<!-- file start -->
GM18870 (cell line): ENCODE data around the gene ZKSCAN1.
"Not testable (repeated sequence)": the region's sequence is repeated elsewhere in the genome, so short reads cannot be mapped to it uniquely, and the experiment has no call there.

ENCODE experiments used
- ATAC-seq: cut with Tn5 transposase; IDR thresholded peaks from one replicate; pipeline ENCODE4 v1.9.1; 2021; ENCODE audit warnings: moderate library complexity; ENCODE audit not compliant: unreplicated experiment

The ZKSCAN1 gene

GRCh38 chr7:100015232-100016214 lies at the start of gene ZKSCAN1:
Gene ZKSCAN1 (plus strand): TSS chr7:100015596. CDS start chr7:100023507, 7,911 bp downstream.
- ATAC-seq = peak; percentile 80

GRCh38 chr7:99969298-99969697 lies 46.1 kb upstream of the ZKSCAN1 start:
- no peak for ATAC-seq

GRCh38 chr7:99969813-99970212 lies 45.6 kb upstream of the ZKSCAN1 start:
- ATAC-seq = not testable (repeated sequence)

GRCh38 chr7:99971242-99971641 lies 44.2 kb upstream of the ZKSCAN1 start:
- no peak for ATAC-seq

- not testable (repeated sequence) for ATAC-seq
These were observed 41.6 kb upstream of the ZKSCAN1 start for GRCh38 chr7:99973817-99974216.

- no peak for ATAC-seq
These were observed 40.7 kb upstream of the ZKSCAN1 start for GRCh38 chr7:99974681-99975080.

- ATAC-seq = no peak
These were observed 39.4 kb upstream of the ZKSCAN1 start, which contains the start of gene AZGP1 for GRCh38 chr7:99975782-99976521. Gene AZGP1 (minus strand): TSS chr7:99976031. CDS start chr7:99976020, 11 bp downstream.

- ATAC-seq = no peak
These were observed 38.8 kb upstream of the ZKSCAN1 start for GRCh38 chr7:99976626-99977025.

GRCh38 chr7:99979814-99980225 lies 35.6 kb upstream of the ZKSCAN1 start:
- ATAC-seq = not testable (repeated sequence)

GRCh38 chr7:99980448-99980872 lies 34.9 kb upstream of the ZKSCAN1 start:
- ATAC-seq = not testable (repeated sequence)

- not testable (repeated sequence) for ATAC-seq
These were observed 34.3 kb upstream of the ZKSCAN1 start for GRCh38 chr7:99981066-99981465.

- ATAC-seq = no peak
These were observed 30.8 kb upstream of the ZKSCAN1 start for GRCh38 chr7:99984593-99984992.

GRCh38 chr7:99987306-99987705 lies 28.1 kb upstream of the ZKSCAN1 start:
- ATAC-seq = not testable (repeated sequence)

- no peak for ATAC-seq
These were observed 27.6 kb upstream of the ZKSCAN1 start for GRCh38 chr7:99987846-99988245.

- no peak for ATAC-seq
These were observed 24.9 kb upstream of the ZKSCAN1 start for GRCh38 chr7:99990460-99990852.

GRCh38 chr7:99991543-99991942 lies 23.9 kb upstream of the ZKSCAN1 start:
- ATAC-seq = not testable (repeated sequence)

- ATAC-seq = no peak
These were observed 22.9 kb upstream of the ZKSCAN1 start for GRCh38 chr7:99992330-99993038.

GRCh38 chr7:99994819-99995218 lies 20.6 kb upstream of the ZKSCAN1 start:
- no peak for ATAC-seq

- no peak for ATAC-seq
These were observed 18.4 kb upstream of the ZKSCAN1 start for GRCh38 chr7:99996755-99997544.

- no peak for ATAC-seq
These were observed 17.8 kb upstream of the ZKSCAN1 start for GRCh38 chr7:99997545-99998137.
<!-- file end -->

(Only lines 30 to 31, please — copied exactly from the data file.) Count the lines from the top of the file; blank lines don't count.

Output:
These were observed 30.8 kb upstream of the ZKSCAN1 start for GRCh38 chr7:99984593-99984992.

GRCh38 chr7:99987306-99987705 lies 28.1 kb upstream of the ZKSCAN1 start: